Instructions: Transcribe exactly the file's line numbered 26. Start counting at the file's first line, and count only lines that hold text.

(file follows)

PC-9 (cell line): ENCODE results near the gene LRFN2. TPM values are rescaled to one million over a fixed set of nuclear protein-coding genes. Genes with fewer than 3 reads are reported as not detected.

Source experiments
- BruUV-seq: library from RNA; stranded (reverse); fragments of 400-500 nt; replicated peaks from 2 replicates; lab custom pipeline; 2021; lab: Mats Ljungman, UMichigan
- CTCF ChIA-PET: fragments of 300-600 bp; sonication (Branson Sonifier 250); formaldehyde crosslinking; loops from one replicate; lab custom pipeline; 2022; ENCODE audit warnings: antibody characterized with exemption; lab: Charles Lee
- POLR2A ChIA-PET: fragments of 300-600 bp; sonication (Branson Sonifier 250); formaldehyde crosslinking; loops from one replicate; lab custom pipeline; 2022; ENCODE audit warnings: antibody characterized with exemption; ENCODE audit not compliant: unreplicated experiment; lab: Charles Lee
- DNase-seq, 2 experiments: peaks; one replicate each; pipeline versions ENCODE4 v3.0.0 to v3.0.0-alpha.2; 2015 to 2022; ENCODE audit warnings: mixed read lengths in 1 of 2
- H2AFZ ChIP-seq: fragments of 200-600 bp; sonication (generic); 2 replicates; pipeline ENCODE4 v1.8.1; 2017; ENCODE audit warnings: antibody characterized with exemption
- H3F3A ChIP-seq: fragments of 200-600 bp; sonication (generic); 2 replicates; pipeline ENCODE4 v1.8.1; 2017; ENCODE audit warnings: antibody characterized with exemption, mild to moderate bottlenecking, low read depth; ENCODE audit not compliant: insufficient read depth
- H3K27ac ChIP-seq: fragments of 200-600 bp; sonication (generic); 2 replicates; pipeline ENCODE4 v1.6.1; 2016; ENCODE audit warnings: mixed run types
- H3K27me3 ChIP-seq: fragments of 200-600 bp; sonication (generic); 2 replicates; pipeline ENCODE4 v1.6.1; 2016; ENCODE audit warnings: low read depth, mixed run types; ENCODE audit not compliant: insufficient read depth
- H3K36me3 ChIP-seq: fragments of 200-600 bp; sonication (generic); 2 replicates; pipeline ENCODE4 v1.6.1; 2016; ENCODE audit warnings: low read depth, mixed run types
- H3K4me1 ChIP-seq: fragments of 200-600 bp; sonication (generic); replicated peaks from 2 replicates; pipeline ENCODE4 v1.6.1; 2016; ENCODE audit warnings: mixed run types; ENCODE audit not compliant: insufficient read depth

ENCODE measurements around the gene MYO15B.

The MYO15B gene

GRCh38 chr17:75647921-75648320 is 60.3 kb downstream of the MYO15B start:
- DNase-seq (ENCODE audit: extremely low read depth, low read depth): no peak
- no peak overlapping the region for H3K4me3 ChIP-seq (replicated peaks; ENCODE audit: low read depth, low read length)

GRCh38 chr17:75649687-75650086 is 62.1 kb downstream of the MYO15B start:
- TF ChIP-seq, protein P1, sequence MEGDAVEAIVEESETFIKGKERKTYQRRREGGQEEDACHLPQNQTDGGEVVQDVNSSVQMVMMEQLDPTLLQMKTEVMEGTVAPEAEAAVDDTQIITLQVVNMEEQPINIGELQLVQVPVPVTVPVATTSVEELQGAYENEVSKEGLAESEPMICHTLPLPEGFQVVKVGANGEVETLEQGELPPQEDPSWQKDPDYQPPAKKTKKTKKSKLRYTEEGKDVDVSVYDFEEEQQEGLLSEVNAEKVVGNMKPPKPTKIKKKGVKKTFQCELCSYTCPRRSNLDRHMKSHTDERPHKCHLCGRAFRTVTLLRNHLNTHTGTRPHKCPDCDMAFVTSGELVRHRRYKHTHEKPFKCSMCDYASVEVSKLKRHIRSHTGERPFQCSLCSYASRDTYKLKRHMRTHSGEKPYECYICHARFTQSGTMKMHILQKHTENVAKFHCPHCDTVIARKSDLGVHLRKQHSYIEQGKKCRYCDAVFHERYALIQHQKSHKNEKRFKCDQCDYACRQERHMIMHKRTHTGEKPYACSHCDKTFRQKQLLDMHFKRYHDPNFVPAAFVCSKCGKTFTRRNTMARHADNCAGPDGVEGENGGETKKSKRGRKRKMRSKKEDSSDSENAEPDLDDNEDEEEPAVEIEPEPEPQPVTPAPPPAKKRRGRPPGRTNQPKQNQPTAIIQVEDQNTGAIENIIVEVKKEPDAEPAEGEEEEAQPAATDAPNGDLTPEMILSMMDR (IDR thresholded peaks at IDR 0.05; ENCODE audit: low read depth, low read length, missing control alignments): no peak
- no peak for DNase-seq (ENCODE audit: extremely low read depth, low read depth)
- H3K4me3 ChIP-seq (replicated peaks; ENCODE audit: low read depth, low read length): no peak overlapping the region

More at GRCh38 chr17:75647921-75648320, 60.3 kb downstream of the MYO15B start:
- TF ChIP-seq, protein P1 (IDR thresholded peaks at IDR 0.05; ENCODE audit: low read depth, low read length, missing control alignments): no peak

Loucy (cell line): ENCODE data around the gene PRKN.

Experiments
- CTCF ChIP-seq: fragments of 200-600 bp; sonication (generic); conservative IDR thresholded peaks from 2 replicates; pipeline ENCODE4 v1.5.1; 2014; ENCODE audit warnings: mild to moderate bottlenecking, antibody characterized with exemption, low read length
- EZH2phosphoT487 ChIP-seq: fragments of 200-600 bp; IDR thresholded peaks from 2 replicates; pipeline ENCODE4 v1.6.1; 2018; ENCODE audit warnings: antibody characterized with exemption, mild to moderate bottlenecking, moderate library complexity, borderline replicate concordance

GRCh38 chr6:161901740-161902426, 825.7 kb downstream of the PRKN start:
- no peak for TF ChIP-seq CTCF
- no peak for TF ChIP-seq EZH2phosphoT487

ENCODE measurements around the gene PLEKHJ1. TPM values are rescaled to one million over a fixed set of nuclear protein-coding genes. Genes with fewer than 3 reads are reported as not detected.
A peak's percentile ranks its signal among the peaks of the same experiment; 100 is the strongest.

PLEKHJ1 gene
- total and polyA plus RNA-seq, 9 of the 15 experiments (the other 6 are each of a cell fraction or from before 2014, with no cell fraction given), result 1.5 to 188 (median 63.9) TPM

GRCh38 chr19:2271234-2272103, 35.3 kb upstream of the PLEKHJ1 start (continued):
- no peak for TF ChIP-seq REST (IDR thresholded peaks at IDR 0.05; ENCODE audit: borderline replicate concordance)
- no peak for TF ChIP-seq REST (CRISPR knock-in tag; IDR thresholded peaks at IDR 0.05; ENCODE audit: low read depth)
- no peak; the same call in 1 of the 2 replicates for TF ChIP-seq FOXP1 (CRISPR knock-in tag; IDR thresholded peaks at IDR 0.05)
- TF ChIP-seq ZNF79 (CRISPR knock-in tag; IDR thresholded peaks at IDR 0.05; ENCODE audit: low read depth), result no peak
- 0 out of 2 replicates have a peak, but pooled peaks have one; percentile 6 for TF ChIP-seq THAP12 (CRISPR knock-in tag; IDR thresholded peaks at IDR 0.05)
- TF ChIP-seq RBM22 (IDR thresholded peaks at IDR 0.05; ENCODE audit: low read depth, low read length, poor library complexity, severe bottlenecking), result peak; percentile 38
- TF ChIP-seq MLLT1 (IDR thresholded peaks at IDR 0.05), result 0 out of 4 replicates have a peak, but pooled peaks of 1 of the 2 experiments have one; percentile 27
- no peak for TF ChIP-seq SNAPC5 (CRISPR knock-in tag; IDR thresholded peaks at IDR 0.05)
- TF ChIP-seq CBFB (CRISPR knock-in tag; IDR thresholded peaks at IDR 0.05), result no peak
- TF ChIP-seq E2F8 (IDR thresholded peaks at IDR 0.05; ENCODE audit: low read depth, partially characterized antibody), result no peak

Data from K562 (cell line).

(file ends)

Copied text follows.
- CTCF ChIP-seq: fragments of 200-600 bp; sonication (generic); conservative IDR thresholded peaks from 2 replicates; pipeline ENCODE4 v1.5.1; 2014; ENCODE audit warnings: mild to moderate bottlenecking, antibody characterized with exemption, low read length